The Second Machine Age: Work, Progress, and Prosperity in a Time of Brilliant Technologies, as mere cheerleaders for our new digital masters.
Though there is plenty of cheerleading, this is nonetheless a fascinating, very clear exposition of where our technologies are taking human societies (climate collapse always excepted; these authors make no mention of that dire probability). They contend that we are in the midst of an historical "inflection point." For most of our existence, the conditions of human life did not change much: we struggled along to feed, clothe and shelter ourselves in relatively small societies. In the last 200 years, the steam engine -- a marker for the increase in mechanical power that we call the industrial revolution -- led to a take off in human well-being, population numbers, wealth, and a better life for far more us us (especially if you don't factor in mass extinctions and pollution of the planet). Today the digital revolution -- the exponential, embedded expansion of machine power and capacity -- is driving us to a new plane of existence.
These authors survey some of what is possible: driverless cars, effective translation and writing as good as humans produce, 3-D printing. The goodies are wonderful. We want them!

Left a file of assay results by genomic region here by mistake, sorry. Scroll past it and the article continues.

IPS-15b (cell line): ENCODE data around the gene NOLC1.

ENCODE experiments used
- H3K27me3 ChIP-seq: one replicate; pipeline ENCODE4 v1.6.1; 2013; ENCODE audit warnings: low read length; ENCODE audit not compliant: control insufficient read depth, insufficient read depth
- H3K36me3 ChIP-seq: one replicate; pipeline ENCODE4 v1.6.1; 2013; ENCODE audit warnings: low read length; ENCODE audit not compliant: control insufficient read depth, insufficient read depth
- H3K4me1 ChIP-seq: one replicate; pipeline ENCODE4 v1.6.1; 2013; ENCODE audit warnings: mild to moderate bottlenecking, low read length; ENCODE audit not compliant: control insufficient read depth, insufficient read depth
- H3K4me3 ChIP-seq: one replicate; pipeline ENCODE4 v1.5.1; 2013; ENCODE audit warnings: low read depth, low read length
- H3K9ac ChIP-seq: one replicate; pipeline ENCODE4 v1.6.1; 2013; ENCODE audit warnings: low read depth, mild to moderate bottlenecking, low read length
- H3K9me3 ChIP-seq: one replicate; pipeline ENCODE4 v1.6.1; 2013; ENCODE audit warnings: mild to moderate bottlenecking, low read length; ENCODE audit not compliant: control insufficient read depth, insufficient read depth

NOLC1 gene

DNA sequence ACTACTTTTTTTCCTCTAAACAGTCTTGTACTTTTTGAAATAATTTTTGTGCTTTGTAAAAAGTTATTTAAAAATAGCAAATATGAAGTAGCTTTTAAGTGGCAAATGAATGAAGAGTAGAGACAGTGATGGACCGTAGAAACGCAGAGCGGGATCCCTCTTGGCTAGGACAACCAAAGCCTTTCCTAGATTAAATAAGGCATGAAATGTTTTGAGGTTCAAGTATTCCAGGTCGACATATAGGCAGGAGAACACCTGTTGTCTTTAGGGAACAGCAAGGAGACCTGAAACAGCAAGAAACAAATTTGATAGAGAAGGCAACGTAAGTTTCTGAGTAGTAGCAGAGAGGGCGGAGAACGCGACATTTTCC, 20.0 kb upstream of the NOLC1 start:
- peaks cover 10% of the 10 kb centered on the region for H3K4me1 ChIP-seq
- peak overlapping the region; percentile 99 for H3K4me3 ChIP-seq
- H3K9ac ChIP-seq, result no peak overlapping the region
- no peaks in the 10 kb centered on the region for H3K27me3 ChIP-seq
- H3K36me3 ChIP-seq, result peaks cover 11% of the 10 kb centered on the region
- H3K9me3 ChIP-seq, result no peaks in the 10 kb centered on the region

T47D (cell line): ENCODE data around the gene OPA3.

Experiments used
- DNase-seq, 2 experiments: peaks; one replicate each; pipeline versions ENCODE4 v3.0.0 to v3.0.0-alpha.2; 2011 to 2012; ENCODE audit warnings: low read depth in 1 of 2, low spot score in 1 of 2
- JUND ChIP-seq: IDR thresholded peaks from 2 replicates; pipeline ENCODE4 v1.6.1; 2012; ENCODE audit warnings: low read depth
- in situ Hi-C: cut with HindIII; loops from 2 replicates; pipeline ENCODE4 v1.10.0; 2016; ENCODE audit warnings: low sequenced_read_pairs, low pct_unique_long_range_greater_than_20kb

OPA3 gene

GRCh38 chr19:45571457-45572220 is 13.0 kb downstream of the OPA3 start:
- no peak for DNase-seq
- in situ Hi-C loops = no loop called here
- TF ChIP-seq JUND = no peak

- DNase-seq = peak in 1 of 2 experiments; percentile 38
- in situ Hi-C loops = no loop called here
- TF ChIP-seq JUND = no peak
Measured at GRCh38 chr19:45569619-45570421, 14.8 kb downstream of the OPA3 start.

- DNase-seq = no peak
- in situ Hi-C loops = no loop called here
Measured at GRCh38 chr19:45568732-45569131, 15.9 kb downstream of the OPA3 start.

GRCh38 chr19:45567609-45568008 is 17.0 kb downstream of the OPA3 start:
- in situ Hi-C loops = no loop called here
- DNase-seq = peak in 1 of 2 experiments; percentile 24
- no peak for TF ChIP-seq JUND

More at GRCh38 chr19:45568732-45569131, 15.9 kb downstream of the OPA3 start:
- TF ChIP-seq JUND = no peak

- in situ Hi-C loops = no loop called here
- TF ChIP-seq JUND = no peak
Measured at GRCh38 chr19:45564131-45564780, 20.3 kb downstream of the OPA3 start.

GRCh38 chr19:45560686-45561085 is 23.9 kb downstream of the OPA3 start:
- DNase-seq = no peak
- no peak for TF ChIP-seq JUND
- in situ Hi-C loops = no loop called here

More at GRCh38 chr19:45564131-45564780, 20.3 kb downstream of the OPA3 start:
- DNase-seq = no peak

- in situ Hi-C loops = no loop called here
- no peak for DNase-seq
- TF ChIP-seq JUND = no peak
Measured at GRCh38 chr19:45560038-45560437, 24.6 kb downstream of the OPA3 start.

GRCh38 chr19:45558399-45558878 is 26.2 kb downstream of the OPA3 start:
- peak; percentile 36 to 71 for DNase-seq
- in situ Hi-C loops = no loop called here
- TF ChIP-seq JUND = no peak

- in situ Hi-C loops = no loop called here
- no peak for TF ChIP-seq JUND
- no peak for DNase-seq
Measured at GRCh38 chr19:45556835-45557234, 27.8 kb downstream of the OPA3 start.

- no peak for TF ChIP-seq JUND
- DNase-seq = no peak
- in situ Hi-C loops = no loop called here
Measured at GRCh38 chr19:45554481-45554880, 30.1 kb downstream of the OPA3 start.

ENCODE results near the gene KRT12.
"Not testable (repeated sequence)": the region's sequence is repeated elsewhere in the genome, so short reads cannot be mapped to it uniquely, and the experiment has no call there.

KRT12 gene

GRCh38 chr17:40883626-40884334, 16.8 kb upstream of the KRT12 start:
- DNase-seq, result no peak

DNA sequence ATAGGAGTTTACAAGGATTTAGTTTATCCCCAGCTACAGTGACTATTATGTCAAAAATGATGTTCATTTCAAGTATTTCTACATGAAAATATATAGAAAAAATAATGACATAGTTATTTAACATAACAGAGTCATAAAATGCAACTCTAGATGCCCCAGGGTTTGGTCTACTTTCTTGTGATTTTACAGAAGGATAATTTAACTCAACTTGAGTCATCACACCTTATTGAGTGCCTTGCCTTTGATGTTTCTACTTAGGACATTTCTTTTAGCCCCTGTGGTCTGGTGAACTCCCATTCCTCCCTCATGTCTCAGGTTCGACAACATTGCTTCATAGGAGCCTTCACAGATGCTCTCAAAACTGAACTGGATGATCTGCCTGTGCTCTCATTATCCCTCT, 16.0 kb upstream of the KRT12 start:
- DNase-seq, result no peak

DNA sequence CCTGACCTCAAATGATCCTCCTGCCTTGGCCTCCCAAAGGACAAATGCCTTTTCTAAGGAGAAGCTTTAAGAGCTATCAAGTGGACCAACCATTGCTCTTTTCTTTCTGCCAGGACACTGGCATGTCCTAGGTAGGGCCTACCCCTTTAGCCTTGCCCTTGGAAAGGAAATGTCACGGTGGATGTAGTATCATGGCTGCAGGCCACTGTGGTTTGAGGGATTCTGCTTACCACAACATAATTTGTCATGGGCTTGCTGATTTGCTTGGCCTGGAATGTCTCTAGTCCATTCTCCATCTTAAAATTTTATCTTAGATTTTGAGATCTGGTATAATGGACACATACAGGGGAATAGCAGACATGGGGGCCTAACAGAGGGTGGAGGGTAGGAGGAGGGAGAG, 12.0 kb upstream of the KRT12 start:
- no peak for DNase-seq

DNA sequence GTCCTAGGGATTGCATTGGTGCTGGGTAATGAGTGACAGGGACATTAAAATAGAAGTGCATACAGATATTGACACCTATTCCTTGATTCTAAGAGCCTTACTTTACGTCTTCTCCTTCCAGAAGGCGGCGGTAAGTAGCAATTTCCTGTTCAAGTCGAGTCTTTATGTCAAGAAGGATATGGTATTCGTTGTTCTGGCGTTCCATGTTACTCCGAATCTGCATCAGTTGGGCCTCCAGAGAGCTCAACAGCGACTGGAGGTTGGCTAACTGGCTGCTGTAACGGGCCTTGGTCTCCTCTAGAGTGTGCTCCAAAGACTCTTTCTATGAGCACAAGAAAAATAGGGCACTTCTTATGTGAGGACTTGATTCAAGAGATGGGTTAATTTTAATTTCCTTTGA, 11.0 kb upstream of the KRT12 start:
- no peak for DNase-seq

And then they take up what they call "the spread" -- the fact that innovations with the power and capacity they describe will lead to societies in which a few people (I'd call them the one percent and their sycophants but they don't) have wonderful lives and most of a growing human population is superfluous. And they make recommendations: suddenly we're back in the drab land of imaginable (almost) public policy: universal pre-K and a negative income tax.
I find it impossible to believe that their remedies are nearly up to the tasks assigned to them. Maybe our digital masters can figure out to do with superfluous humans? Somehow that prospect doesn't look good.
This is a worthwhile book, for what it describes of where we are going. Making the digitized society livable for most is another matter; that isn't going to come from the business schools these authors derive from.